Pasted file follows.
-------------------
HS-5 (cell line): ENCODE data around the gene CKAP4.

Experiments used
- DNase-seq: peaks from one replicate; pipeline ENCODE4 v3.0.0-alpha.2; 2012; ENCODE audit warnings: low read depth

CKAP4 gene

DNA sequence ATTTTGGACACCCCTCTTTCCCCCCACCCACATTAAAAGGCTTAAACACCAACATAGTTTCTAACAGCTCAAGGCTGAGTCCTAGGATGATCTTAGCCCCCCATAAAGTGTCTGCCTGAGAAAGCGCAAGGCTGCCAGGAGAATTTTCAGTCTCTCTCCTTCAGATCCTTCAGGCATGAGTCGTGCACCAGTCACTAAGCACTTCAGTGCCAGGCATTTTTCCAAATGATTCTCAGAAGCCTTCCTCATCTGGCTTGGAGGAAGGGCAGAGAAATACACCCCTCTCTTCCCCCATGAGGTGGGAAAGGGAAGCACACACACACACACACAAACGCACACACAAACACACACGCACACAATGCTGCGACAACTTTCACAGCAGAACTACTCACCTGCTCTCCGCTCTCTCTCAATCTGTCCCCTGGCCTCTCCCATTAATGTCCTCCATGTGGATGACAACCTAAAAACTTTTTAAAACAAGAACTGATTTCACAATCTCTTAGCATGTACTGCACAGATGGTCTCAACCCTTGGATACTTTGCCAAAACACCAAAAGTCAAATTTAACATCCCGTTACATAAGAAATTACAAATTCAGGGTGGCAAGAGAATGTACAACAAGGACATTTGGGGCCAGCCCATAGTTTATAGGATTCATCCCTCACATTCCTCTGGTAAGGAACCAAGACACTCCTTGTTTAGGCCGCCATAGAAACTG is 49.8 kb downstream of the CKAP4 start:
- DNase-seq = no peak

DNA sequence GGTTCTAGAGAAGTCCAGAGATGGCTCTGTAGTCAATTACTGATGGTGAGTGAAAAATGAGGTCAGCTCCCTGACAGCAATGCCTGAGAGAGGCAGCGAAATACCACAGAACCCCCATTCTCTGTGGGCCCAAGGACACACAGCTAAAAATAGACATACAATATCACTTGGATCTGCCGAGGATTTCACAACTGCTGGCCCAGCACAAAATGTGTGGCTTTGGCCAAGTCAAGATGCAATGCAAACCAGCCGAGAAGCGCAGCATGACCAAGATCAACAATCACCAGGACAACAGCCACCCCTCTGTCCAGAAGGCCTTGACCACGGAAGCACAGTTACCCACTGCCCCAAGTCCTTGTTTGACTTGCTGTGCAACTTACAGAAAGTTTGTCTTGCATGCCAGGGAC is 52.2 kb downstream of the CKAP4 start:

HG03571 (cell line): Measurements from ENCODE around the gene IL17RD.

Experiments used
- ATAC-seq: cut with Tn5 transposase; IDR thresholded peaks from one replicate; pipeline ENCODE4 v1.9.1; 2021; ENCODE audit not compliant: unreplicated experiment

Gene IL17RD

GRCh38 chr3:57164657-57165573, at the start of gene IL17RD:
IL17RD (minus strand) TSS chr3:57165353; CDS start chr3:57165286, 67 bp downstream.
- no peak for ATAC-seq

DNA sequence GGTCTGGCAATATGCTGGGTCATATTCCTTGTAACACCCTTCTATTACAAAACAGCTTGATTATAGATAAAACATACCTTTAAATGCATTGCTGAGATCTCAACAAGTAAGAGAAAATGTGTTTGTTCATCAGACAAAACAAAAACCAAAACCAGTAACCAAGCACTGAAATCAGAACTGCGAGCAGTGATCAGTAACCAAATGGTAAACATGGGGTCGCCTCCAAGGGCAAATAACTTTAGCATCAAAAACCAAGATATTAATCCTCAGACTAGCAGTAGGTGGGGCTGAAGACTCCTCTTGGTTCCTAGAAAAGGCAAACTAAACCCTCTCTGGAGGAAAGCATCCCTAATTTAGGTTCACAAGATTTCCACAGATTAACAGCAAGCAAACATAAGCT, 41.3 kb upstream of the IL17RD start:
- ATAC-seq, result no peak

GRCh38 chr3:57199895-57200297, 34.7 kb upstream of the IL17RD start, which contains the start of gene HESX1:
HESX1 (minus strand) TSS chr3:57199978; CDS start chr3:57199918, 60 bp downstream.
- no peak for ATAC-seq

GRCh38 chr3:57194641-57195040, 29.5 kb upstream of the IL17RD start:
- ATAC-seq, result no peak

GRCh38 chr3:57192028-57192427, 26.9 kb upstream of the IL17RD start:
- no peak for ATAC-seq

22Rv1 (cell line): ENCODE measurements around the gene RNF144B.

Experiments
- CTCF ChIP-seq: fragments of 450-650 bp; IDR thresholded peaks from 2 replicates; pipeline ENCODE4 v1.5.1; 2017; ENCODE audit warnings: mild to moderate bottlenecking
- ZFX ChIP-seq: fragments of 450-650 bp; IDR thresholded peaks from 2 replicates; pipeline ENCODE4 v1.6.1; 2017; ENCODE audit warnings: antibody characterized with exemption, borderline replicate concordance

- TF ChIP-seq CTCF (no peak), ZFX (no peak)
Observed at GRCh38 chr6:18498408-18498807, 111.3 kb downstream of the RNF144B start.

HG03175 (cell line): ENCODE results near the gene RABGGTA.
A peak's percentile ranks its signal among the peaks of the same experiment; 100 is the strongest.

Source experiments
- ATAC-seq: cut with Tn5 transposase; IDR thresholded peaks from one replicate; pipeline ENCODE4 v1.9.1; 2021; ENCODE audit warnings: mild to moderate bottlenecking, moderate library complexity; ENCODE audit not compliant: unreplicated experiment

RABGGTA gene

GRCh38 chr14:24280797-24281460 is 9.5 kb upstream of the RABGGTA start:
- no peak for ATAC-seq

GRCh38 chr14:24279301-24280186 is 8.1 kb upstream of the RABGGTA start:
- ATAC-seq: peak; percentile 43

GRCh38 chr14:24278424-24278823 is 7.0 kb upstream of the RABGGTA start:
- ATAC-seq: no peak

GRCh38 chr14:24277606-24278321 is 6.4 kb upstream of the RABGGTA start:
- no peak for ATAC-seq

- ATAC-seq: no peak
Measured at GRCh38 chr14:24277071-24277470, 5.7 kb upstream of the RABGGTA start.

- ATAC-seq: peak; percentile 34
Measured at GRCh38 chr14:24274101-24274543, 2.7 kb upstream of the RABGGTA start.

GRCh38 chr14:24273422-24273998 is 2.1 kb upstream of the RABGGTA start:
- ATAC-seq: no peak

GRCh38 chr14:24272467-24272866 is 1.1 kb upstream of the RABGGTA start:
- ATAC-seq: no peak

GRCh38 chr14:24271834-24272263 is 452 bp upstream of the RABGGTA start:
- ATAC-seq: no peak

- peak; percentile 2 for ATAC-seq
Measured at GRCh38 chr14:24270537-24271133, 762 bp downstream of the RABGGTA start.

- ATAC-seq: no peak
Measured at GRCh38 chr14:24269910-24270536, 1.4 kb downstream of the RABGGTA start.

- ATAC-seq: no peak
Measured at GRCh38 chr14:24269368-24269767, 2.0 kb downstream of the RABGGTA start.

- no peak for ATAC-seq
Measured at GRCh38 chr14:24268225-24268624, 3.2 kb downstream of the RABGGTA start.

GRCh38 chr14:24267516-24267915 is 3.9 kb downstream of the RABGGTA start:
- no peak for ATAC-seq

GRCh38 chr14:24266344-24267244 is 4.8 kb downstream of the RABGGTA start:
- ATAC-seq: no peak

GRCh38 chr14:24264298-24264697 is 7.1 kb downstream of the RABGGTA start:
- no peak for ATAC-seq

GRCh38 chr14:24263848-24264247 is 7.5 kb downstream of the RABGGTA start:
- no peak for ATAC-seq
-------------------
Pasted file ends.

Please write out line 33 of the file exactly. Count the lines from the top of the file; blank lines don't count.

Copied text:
- ATAC-seq: cut with Tn5 transposase; IDR thresholded peaks from one replicate; pipeline ENCODE4 v1.9.1; 2021; ENCODE audit warnings: mild to moderate bottlenecking, moderate library complexity; ENCODE audit not compliant: unreplicated experiment